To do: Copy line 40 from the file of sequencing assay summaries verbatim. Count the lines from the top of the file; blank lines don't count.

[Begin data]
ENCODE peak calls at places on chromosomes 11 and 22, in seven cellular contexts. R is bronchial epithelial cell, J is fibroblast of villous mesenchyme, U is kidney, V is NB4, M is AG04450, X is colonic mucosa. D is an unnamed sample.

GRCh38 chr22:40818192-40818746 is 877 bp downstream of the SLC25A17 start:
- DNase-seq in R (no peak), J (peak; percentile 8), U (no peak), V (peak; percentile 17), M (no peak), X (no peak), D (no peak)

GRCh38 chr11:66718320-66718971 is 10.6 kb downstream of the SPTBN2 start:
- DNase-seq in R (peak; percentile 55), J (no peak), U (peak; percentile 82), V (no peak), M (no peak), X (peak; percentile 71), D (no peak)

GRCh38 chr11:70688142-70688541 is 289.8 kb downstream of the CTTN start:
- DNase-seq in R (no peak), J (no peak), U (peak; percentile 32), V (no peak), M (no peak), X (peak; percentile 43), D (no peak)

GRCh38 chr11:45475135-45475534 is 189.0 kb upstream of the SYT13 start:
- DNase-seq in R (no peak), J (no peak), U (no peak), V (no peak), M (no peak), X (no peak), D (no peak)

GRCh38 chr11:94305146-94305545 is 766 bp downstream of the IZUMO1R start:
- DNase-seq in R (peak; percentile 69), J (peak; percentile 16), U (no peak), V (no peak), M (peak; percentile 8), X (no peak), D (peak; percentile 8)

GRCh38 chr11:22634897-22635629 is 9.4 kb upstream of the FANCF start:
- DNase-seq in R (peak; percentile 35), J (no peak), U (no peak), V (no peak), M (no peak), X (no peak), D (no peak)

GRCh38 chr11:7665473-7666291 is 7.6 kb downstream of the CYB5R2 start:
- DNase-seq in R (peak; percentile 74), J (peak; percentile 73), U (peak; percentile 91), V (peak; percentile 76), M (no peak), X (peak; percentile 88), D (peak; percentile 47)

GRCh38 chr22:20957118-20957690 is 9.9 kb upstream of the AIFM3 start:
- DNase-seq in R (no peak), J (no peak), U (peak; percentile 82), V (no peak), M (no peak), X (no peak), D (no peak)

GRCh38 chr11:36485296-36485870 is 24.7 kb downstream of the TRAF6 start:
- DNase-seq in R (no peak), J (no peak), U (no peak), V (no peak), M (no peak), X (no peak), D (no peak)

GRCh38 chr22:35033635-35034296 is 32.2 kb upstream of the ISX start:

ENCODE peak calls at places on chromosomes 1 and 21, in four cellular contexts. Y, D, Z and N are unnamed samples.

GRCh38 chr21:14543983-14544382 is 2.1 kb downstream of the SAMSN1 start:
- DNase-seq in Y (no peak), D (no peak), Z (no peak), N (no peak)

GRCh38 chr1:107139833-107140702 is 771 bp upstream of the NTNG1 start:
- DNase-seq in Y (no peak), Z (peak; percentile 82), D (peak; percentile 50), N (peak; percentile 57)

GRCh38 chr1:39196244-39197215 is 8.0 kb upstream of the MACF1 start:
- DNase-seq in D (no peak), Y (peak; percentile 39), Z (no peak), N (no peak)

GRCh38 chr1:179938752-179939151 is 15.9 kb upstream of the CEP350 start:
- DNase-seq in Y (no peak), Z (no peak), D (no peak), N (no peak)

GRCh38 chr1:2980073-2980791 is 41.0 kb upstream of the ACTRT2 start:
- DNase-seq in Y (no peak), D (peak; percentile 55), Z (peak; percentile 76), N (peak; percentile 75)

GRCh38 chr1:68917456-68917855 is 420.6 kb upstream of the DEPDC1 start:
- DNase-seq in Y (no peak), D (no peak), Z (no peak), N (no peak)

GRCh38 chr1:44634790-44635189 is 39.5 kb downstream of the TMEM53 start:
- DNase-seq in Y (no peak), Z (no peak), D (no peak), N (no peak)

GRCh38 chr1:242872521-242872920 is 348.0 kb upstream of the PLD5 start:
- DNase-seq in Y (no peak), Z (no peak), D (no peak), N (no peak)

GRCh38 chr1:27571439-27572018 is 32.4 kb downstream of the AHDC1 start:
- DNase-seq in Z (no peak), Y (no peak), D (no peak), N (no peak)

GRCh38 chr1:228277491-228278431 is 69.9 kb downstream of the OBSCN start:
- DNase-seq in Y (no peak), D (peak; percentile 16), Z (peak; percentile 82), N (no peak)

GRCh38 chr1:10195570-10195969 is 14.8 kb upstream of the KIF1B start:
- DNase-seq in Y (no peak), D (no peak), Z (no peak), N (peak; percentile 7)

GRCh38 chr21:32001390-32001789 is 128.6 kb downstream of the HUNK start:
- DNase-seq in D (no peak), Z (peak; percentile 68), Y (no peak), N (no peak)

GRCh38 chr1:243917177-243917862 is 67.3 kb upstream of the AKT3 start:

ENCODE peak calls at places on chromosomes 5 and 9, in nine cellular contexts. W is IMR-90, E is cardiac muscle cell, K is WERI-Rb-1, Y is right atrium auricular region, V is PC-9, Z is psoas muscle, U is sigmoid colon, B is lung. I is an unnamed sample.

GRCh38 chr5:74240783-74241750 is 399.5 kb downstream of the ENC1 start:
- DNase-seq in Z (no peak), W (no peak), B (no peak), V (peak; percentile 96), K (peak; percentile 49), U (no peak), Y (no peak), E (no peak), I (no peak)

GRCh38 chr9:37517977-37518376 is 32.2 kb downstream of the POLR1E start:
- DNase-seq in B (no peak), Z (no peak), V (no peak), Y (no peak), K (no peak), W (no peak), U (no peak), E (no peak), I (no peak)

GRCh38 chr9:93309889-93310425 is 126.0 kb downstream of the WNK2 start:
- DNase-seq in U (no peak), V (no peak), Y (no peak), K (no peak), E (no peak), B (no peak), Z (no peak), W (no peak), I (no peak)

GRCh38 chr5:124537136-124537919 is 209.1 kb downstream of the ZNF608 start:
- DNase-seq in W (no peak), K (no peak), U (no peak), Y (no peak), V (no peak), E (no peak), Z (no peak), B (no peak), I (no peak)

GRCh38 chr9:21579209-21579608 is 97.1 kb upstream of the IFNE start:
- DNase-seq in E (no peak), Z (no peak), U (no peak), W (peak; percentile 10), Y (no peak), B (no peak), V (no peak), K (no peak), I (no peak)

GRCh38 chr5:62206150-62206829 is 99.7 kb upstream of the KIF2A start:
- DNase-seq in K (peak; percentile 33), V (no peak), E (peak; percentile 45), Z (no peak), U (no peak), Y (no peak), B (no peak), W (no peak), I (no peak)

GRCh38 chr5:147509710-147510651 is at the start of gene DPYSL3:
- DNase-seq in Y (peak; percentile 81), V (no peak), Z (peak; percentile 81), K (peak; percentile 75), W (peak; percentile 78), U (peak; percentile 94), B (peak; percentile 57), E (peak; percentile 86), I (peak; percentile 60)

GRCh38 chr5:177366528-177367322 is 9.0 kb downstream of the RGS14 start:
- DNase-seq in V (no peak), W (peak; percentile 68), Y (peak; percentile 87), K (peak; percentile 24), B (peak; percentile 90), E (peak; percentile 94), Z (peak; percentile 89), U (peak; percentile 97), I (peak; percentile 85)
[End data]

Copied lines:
GRCh38 chr1:228277491-228278431 is 69.9 kb downstream of the OBSCN start: